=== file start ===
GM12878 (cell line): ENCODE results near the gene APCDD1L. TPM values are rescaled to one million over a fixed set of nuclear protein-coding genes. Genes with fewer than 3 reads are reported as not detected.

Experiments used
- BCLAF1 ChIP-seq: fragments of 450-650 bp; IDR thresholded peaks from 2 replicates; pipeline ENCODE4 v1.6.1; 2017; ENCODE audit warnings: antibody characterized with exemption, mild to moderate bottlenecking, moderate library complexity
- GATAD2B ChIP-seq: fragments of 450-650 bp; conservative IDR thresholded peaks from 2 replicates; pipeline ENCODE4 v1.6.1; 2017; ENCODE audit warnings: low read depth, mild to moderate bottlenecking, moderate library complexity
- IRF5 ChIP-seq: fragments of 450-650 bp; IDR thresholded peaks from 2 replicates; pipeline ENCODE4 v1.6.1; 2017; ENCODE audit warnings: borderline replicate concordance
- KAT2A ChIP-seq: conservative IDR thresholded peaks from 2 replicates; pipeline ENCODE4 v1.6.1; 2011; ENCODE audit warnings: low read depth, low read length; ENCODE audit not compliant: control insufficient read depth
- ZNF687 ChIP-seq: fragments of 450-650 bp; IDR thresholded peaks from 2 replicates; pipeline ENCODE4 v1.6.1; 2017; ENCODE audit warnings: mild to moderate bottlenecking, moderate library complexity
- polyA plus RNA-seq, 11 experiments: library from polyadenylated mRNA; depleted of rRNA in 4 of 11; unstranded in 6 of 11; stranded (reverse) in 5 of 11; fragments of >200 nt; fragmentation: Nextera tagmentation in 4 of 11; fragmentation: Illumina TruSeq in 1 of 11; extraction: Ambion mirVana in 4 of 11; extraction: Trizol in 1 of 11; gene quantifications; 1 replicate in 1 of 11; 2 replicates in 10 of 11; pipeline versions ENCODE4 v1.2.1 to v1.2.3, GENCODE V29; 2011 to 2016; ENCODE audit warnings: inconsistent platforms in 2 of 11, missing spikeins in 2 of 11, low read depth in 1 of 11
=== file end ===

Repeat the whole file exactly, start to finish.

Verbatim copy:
GM12878 (cell line): ENCODE results near the gene APCDD1L. TPM values are rescaled to one million over a fixed set of nuclear protein-coding genes. Genes with fewer than 3 reads are reported as not detected.

Experiments used
- BCLAF1 ChIP-seq: fragments of 450-650 bp; IDR thresholded peaks from 2 replicates; pipeline ENCODE4 v1.6.1; 2017; ENCODE audit warnings: antibody characterized with exemption, mild to moderate bottlenecking, moderate library complexity
- GATAD2B ChIP-seq: fragments of 450-650 bp; conservative IDR thresholded peaks from 2 replicates; pipeline ENCODE4 v1.6.1; 2017; ENCODE audit warnings: low read depth, mild to moderate bottlenecking, moderate library complexity
- IRF5 ChIP-seq: fragments of 450-650 bp; IDR thresholded peaks from 2 replicates; pipeline ENCODE4 v1.6.1; 2017; ENCODE audit warnings: borderline replicate concordance
- KAT2A ChIP-seq: conservative IDR thresholded peaks from 2 replicates; pipeline ENCODE4 v1.6.1; 2011; ENCODE audit warnings: low read depth, low read length; ENCODE audit not compliant: control insufficient read depth
- ZNF687 ChIP-seq: fragments of 450-650 bp; IDR thresholded peaks from 2 replicates; pipeline ENCODE4 v1.6.1; 2017; ENCODE audit warnings: mild to moderate bottlenecking, moderate library complexity
- polyA plus RNA-seq, 11 experiments: library from polyadenylated mRNA; depleted of rRNA in 4 of 11; unstranded in 6 of 11; stranded (reverse) in 5 of 11; fragments of >200 nt; fragmentation: Nextera tagmentation in 4 of 11; fragmentation: Illumina TruSeq in 1 of 11; extraction: Ambion mirVana in 4 of 11; extraction: Trizol in 1 of 11; gene quantifications; 1 replicate in 1 of 11; 2 replicates in 10 of 11; pipeline versions ENCODE4 v1.2.1 to v1.2.3, GENCODE V29; 2011 to 2016; ENCODE audit warnings: inconsistent platforms in 2 of 11, missing spikeins in 2 of 11, low read depth in 1 of 11